making it pay
A new $18,000 award hopes to retain top talent at D.C. Jewish nonprofits
Concerns about low salaries and lack of recognition in Jewish nonprofits extend beyond the D.C. area.
During her decades as a lay leader in the Washington, D.C., Jewish community, Phyllis Margolius chaired or helped guide a laundry list of major organizations — from the local Jewish Community Foundation to the local branch of the American Israel Public Affairs Committee to March of the Living.
Throughout all those roles, her husband Philip Margolius told eJewishPhilanthropy, “Her best friends over the years, and her confidantes, were not lay leaders but were the professionals” at those organizations. Now, Margolius is establishing an annual $18,000 prize in her memory, to be awarded to one innovative local Jewish nonprofit professional who commits to making their career in the field.
“She went out of her way to make sure that not only were the professionals getting what they needed, but that they were treated with respect,” Margolius said of his wife, who died in 2014. “She always felt that too many lay leaders treated the professionals, sort of, as hired help.”
Margolius hopes that the award, called the Phyllis G. Margolius Impossible Dream Award and given by the family foundation that also bears her name, will spur top talent in the local D.C. Jewish nonprofit sector to make their careers in the Jewish world, rather than leaving after several years for higher-paying jobs. A former senior partner at the law firm Margolius Mallios, he compared the situation of Jewish nonprofit professionals to first-year law associates who have a huge workload.
“What we’re finding is people are dropping out,” Margolius said, adding that one local Jewish organizational executive told him that “he has a terrible time maintaining people in the field. He gets smart people, and after four to five years, they leave and go to higher-paying jobs or more respected jobs. So he’s saying, anything we can do to keep people in the field” would be welcome.
Concerns about low salaries and lack of recognition in Jewish nonprofits extend beyond the D.C. area. A recent survey by Leading Edge, of employees in the Jewish nonprofit sector, found that most respondents believe they are paid too little, and that their organizations are overstretched.
“Any philanthropic investment that goes toward recognition and demonstrating the value of Jewish professionals is a net positive,” Gali Cooks, the president and CEO of Leading Edge, told eJP, adding that the Margolius award falls in the same category as the Covenant Foundation’s prizes for Jewish educators, or the Jewish Funders Network’s awards for nonprofit professionals. “When I was reading this, I was like, ‘This is really beautiful.’”
But Cooks added that money alone is not enough to keep talent in the Jewish nonprofit world. The survey found that the top factors in keeping employees engaged in their organizations are whether the organization shows care for employees and their well-being, and whether managers treat their employees with respect.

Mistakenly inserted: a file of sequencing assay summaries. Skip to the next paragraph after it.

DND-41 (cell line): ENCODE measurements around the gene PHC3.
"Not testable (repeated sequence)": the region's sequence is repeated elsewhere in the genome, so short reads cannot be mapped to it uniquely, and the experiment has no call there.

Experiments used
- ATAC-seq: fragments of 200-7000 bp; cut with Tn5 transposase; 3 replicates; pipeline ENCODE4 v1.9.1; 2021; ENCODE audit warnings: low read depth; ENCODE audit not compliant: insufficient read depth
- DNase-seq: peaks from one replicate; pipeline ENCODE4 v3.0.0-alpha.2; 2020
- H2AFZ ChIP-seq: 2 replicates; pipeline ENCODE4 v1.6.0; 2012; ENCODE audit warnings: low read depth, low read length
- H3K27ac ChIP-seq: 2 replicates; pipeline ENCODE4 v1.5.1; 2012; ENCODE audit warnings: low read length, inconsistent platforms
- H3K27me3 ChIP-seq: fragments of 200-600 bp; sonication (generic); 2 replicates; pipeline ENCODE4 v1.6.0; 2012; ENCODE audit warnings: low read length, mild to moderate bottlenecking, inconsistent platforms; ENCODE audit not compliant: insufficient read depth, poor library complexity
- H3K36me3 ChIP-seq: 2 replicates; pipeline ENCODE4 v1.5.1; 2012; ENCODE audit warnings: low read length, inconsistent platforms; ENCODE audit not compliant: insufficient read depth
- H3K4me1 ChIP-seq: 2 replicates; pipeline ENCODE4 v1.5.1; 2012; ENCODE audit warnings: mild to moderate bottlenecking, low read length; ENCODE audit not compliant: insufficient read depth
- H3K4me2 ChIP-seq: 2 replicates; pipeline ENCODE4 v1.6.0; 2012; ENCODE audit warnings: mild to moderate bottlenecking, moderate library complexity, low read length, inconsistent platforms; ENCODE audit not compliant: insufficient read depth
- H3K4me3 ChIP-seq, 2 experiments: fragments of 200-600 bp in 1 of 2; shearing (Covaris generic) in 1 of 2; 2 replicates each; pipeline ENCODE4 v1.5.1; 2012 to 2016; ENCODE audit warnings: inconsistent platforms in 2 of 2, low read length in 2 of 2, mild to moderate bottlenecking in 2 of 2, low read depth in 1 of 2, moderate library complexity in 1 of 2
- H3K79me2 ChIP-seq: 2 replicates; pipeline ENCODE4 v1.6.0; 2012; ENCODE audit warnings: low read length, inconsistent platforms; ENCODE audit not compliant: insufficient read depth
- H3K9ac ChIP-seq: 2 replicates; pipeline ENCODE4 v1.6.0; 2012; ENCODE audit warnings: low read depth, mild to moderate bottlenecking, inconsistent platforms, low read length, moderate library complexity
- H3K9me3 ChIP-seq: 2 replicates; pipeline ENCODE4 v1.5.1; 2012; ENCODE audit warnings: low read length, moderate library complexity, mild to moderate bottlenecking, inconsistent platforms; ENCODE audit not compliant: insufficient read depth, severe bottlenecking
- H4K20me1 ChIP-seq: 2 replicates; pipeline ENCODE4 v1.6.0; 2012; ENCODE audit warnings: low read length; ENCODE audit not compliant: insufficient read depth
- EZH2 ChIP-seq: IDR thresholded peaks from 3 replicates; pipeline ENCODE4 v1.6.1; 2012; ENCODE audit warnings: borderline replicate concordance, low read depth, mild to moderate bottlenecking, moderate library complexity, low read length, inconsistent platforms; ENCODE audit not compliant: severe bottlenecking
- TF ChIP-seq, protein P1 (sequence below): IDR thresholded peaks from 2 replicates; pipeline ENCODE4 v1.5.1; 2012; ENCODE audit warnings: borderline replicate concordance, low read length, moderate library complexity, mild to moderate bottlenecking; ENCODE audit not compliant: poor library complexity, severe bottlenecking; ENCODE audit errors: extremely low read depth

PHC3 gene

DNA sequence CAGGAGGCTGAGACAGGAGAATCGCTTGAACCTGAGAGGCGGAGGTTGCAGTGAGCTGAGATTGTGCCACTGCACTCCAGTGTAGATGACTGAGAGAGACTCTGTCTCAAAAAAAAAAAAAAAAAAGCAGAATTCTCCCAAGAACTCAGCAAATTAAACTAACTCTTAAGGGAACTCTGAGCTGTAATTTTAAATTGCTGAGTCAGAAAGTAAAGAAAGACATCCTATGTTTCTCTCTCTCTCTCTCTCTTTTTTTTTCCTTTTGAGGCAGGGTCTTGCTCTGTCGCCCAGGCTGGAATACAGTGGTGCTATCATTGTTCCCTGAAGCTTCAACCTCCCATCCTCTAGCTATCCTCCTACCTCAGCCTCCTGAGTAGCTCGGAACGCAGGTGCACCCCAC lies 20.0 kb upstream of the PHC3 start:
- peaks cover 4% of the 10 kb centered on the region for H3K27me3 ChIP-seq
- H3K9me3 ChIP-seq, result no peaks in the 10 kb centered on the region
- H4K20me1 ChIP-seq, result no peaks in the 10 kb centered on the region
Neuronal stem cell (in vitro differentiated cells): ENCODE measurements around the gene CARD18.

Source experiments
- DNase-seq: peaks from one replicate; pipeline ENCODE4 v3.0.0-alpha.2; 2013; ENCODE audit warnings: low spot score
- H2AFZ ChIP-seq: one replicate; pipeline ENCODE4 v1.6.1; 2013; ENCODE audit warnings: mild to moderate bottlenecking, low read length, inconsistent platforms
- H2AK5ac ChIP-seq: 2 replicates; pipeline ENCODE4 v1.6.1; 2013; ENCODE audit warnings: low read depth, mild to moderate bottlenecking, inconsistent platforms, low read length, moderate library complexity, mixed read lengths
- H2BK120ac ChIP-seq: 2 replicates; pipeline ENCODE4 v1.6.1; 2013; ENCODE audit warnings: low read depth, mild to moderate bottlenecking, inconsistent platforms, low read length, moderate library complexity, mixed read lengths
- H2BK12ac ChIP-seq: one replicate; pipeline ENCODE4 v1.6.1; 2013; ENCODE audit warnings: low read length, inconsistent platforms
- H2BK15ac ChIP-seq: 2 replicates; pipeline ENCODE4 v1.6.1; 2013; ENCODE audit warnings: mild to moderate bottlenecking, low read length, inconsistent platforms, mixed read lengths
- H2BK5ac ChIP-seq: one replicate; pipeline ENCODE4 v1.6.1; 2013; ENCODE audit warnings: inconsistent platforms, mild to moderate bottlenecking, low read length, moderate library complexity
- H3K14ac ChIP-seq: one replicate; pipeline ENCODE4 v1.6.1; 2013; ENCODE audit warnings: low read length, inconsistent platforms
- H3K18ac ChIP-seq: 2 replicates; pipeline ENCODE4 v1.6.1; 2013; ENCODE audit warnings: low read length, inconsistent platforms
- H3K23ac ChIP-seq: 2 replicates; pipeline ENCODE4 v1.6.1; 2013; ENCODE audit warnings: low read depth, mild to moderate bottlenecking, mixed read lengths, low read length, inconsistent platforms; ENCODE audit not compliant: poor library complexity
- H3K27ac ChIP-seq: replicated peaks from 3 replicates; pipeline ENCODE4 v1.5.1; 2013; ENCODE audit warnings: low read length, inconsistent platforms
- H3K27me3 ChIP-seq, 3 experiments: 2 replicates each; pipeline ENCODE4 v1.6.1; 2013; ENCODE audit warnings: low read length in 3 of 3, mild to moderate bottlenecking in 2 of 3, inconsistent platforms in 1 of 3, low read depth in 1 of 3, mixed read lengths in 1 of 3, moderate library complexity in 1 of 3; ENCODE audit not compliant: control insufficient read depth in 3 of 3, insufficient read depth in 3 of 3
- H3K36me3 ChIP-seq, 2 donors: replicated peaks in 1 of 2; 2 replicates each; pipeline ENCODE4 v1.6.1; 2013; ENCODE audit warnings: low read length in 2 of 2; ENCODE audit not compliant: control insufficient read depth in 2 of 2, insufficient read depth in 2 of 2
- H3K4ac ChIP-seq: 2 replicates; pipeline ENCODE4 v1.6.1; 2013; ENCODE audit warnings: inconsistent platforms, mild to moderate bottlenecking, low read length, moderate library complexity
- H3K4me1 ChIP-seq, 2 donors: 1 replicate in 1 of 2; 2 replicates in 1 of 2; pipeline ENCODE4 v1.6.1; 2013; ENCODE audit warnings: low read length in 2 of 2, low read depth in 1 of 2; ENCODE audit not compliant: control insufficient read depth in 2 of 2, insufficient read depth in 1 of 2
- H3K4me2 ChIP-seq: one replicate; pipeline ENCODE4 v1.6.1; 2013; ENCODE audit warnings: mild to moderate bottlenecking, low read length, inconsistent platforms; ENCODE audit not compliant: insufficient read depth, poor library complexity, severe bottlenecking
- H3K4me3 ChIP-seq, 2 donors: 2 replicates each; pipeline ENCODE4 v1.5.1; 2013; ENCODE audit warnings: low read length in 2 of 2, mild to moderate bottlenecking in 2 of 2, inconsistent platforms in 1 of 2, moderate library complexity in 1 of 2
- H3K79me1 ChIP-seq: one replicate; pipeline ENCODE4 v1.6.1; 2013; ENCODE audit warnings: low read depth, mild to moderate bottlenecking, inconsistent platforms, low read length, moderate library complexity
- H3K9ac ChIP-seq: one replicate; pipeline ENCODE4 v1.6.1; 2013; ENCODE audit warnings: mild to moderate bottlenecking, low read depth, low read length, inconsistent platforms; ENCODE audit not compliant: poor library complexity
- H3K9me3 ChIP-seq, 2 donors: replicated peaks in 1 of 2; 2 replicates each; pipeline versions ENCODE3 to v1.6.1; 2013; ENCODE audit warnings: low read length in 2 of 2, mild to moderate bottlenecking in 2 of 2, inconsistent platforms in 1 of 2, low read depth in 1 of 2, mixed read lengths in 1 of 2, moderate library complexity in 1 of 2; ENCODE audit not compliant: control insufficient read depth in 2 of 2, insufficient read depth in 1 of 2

“If we’re talking about retention — wanting people to devote their life, their energy, their time, their career to the Jewish nonprofit sector — the money is going to be super important,” she said. “And yet, it is not the only thing, and not the most important.”
Margolius told eJP that he too recognizes that the financial award is not sufficient to keep people in the sector. The award mandates that applicants will have to commit to staying in the Jewish nonprofit sphere, though Margolius recognizes that there’s no way to enforce that provision. He hopes that the award will afford a measure of recognition and prestige to the rising stars of the Jewish nonprofit world — to show them that their work is noticed and appreciated.
The award will be presented at a ceremony in April, and the recipient will be selected by a committee made up of longtime Jewish leaders and a couple of boldface names: Ted Farber, former longtime CEO of the local Jewish federation; former Jewish Agency for Israel Chairman Sallai Meridor; Sara Hurwitz, former speechwriter for Michelle Obama; Simone Friedman, founder of the Partnership for Patient Advocacy; Robert Satloff, executive director of the Washington Institute for Near East Policy; and Susan Turnbull, former chair of Jewish Women International.
“It’s still a very nice addition, [but] I can’t say we’re really contributing to increasing their salary,” Magolius said. “But what we are doing is recognizing the talent of these people, and I hope the agencies that employ them will recognize their talent and the community will recognize their talent, and the pay scale will go up.”
Professionals must have five years of experience in the Jewish communal world and live in the D.C. area. Margolius said the award is targeted not at the CEOs of large organizations, but rather at the heads of smaller groups, or at mid-level managers in larger agencies. While he said he knows many effective CEOs of large organizations, he believes there should be more pay parity across the sector.
“We need to seriously look as a community at the pay scale of our professionals,” he said. “I think some executives make too much money in the Jewish world and their staffs make too little money.”
While the award will go to one person per year, Margolius hopes candidates apply repeatedly, and would like to see the effort replicated by other foundations in other cities.
“I think there are a lot of very talented people,” he said. “We’re trying to incentivize people. If you don’t win this year, you’ll win next year.”